Her father feared that she would, and again questioned whether this was the life for her. She pressed on, albeit with a dash of her old man's verbal trickery when her riding licence was reinstated.
"The doctor said to me if you have another fall, your brain's not as strong and you'll be worse off," she recalls, admitting she never asked whether the threat would abate over time. "Dad asked me what he said, and I told him the doctor said my brain was strong again and it was OK for me to ride."
She soon fell again and broke a wrist, but was by now hardened and cowed by no one. When Damien Oliver cut her off coming in to the home turn at Caulfield, the apprentice let the champion know she wasn't there to be trampled on.
"We had a big argument coming back to scale and watching the replay. He just shaved me, cut me fine when he wasn't clear, and I was annoyed that he took that risk. He said, 'What do you expect, that we'll put the red carpet out for you'?
"He was getting mad and I was getting mad. He said, 'If you had any idea you would have been going then anyway'. I said, 'If I had any idea? You went too early and I ran you down! I ran second and you were third'!"
She didn't take the fight into the stewards' room and Oliver was spared sanction. They shook hands and moved on, but not before Oliver let her know he expected more respect from one so young. Payne responded that was all she was asking for - respect.
Of Paddy and Mary's 10 children, only Margaret and Stephen did not become jockeys. Therese, Maree and Cathy were trailblazers, while Patrick was the star, his 18 group 1 wins, including Northerly's second Cox Plate in 2002, before he outgrew the saddle and followed Andrew into training.
Michelle idolised her big brother, and even as a five-year-old her stomach churned when she watched him ride. Now, she has booted home more than 400 winners, and earned the respect of hard-nosed punters who no longer mark her down for the "Ms" that precedes her name on the formguide. She is more than just a pretty face, as Cummings noted in vintage fashion last weekend.
Payne laughs at the recall of their mounting-yard banter before the Toorak, when the master trainer greeted her by noting that she is "getting prettier every week".
When she brought him back on track with a request for riding instructions on Allez Wonder, he told her simply to sit midfield, bring her to the outside "and see if she can run home".
Returning triumphant and a group 1 winner at last, all Cummings said was: "Can you ride 50 [kilograms] in the Caulfield Cup?"
Her week has been so full that the mere thought of it could trigger weight loss, but she knows the vagaries of form, and the need to capitalise. On Tuesday she was up at 3.30am to ride trackwork at Caulfield, then drove to Echuca and booted home a double. Wednesday was Caulfield again, Thursday Cranbourne, and a late favour for dad took her to Mornington yesterday. "It's such a big week, you do it on adrenaline."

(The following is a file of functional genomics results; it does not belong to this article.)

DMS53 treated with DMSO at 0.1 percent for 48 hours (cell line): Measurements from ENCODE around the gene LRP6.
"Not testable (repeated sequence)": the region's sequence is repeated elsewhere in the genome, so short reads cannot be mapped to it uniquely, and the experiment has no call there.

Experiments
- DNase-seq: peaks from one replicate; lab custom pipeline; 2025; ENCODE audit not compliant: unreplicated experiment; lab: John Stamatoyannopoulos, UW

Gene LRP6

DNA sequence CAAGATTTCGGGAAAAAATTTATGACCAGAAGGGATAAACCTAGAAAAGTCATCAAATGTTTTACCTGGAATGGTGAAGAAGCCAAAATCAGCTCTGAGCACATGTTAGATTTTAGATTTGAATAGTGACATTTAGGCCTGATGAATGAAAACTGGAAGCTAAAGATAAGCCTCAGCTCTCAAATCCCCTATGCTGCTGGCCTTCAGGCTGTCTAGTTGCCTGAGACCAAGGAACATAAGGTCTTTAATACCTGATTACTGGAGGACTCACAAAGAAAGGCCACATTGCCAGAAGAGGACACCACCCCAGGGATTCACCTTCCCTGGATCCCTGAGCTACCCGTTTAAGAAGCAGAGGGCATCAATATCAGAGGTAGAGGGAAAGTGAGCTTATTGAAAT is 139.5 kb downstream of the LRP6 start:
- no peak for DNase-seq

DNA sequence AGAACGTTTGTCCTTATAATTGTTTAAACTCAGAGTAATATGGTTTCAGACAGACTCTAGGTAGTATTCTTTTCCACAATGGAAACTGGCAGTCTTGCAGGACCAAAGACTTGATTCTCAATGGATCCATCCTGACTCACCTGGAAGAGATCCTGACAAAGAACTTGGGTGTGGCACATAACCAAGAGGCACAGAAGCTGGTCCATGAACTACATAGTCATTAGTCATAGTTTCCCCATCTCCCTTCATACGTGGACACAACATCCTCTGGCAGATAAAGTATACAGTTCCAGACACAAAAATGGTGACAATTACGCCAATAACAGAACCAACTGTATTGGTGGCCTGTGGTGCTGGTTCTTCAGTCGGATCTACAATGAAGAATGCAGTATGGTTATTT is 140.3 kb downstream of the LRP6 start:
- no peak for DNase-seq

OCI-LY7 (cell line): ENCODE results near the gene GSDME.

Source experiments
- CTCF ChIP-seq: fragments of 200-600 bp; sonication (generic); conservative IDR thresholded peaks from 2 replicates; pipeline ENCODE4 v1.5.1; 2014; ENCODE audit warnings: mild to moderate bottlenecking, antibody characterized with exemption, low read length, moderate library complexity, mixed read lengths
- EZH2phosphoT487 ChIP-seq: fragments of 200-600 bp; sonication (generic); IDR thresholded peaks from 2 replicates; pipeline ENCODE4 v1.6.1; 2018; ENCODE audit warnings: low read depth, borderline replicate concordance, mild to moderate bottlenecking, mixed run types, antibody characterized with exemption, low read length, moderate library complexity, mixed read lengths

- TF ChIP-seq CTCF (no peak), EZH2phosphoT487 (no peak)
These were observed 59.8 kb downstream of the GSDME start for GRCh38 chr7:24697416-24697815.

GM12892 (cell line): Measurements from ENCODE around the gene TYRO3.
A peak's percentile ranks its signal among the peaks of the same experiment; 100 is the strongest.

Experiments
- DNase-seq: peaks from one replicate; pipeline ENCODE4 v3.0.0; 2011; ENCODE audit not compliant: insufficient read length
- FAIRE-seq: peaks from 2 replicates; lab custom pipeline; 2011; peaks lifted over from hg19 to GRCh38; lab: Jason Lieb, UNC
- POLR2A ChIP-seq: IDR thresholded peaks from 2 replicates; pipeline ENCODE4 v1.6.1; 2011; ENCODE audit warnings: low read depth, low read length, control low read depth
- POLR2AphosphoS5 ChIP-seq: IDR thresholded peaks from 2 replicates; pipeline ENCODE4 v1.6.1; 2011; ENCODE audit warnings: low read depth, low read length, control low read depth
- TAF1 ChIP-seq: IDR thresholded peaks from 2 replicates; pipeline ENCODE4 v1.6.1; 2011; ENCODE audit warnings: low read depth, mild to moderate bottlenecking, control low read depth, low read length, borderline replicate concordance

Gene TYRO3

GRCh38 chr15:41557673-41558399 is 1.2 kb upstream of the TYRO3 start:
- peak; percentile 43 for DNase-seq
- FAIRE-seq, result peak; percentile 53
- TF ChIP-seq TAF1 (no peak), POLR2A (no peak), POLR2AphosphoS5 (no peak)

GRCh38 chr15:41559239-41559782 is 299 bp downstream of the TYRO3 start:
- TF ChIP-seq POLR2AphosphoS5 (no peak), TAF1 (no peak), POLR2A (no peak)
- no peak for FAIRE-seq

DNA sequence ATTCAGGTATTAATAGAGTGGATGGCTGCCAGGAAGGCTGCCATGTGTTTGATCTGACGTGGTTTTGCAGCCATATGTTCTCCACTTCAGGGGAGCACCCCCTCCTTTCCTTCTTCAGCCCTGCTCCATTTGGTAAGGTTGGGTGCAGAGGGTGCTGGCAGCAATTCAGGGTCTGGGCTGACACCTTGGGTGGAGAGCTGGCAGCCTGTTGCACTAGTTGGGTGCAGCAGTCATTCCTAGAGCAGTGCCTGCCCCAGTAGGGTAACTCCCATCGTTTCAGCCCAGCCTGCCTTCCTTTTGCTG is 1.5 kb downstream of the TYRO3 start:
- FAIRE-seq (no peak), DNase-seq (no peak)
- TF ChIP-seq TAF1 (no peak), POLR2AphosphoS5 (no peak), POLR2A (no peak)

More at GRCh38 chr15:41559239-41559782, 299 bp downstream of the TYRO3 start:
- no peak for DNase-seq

She laughs at what her neighbours must think, of this elusive little girl next door who keeps such strange hours and always has a new car in the drive. Home is her refuge; Therese is around the corner, but Michelle has lived alone for three years. "It's nice to come home and not have to talk to anybody."
The grind got to her two years ago, and she escaped for a working holiday in England, staying with Cathy and husband Kerrin McEvoy (Therese - Jason Patton, and Maree - Brett Prebble, also married jockeys). She came back reinvigorated, so went again this winter.
The Paynes are renowned for their work ethic; like her siblings before her, Michelle is a track walker, does all she can to tip the odds in her favour. The working holidays have boosted her CV, which includes experience with Luca Cumani and Jane Chapple-Hyam, Georges Delouze in France and Aidan O'Brien in Ireland.
She is in demand. The "Spring Spruiker", a Racing Victoria Limited competition winner, was badgering her this week to be in a photo planting a kiss on her cheek in return for enlisting members to the Michelle Payne fan club - known as "The Payne Train". She wasn't looking forward to running it by boyfriend Mark Zahra first.
At 24, coming up nine years in the saddle, Payne knows she has put more laps of the rockery behind her than lie ahead. "I don't want to be old and punching them around, day after day. It's a hard lifestyle. I've always wanted to get to my best by now, 24, 25, then ride at my best for a few years and be content that I've given it my best shot and I can feel good about retiring."
Whatever she does, she will always be her father's little girl. They speak two or three times a day, and there was something of a sibling cyclone recently when Paddy gave Michelle two plates that served as the trophy for a race won by his horse, Miner's Man, the year she was born.
"My sisters found out and said, 'You can't have them, they're a family heirloom'. I said, 'I can so, Dad gave them to me'.
"I think I am a little bit spoilt, but the baby always is a bit special."
Paddy knew this early; in the last line of The Paynes, he cautions that the book was penned prematurely, "because the little one is likely to end up better than the lot of them".
The family was rocked again early in 2007 by the sudden death of Brigid, the eldest, to aneurisms and a heart attack. Bernadette now lives in Queensland and Maree in Hong Kong, but the familial bond prevails. It has given Michelle something else to aspire to. "I think we're very lucky," she says. "I would like to have a lot of kids so they could have the same sort of life that we've had. We're very lucky to have each other."
This story was found at: http://www.smh.com.au/good-weekend/passion-and-payne-20151103-gkpszn.html